This one is more on arrival experience with passing reference to runway refurbishment works that have just begun. As is well known, TIA as the entry port is more famous for its negative attributes than anything else. Being the only international airport it is naturally frequented by high flying travellers including majority of tourists and businessmen. A general Nepali will not fly unless compelled. Being accustomed to low level of facilities all around we tend not to complain, knowing that it is not going to make much difference either way.
The aviation world was rocked by Ethiopian Airline’s (ET) recent crash involving a B737Max8 that happened less than five months after Lion Air (JT) crash in Indonesia. Normally, the period is not crucial, but the common narratives seem to show very identical circumstances with both crashing within few minutes after takeoff.
Even if not in consonance with expressed views, we generally detest commenting publicly for not wishing to offend. A positive note, in my mail box about my last write up “Positive spin gone awry” (Republica, January 12) was a rare happening. But a comment in the online edition, from a well known scribe, had me floored by his cryptic line while the only person with the widest knowledge of the widebody “deal” just opted to deal with peripheral technicalities.
It was unbelievable that something big, both in terms of size and money involved, would ever be purchased/leased without extracting a proportionate kickbacks in this country. But we were made to believe, right in the beginning, that everything would be made “quite transparent” this time. It was in a way, a tacit admission that things were murky in previous instances.
Writing on simple technical issues that suits a normal reader is difficult enough. Perhaps, it is even more difficult to get such piece approved by the opinion editors first. Big media houses elsewhere usually keep knowledgeable technical hands to support the editorial team. On issues I have little grasp, I often try to verify facts first with people working in the related field and reconfirm the accuracy of scripted portion after the piece is done. I often make last minute request for small changes even after the final version is sent. But I am thankful that my irksome requests do generally get complied with.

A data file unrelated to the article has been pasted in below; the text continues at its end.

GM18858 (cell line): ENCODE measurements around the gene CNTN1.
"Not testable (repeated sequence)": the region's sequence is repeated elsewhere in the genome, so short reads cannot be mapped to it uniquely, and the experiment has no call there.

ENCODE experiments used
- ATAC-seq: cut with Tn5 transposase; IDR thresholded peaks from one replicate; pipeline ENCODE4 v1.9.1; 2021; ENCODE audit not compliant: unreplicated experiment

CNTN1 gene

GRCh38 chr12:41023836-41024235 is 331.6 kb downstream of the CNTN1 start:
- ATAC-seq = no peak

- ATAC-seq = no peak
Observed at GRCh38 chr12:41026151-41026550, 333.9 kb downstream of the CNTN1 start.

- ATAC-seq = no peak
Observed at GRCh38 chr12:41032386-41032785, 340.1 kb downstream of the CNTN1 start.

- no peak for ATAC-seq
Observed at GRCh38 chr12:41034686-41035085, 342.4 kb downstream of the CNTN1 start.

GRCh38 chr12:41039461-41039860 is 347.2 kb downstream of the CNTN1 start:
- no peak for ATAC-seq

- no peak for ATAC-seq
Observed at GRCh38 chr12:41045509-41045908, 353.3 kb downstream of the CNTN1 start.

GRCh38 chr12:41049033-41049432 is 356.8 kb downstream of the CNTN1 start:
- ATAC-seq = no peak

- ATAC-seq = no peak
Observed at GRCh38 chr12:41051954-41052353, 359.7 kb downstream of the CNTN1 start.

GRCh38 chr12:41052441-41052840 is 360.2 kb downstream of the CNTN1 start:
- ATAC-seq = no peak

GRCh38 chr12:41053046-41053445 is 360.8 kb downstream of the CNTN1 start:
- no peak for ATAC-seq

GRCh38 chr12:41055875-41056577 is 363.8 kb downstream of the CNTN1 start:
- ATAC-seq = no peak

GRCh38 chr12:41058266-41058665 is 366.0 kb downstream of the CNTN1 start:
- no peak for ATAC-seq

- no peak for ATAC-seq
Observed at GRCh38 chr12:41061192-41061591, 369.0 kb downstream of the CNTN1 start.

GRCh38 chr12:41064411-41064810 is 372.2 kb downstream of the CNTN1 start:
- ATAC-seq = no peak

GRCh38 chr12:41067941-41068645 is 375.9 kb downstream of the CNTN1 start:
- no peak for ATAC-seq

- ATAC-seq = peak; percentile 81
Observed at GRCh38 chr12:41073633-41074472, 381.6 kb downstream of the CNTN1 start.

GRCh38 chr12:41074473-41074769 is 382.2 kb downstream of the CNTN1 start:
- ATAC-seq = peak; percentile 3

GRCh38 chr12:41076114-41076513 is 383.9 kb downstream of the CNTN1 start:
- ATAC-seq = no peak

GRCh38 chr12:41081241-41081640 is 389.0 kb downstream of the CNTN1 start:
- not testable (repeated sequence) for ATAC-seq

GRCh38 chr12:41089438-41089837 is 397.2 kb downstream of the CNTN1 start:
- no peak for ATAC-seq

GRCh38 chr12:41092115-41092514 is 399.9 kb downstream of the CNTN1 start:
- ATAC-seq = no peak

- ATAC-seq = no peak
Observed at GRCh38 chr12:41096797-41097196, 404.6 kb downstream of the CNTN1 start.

This piece aims to present a brief overview of safety related issues arising out of over reliance on cockpit automation. The automation progressed, incrementally, over a protracted period and it has enhanced aviation safety, increased efficiency and reduced pilot’s workload.
We have complete dislikes for long routes and it cannot be anything but natural to take shorter ones where possible even while walking. It is not just distance: men are still striving to get to the farthest place faster by any means. It took almost 13 days to fly 9189nm between London-Sydney in 1935 and flying boats did it with 30 stops. People were happy with that as ships took months. The London-Sydney distance is taken as the last frontier even if Auckland is even further off.
In material science creep is described as the likely trend of deforming permanently under the influence of mechanical stresses. Obviously, this process is unnoticeably slow and has uncanny resemblance to what happens when complacency gets better of us. Being confident is not a bad thing, but being overtly so often results in unwarranted consequences and people need to be constantly cautioned.
Generally speaking, we try to learn as many new things as possible on subjects/areas of our interest. But it becomes a bit challenging if it falls outside the realm of one’s studies or profession. It was easier getting fascinated by aviation, but it was difficult to get necessary information then.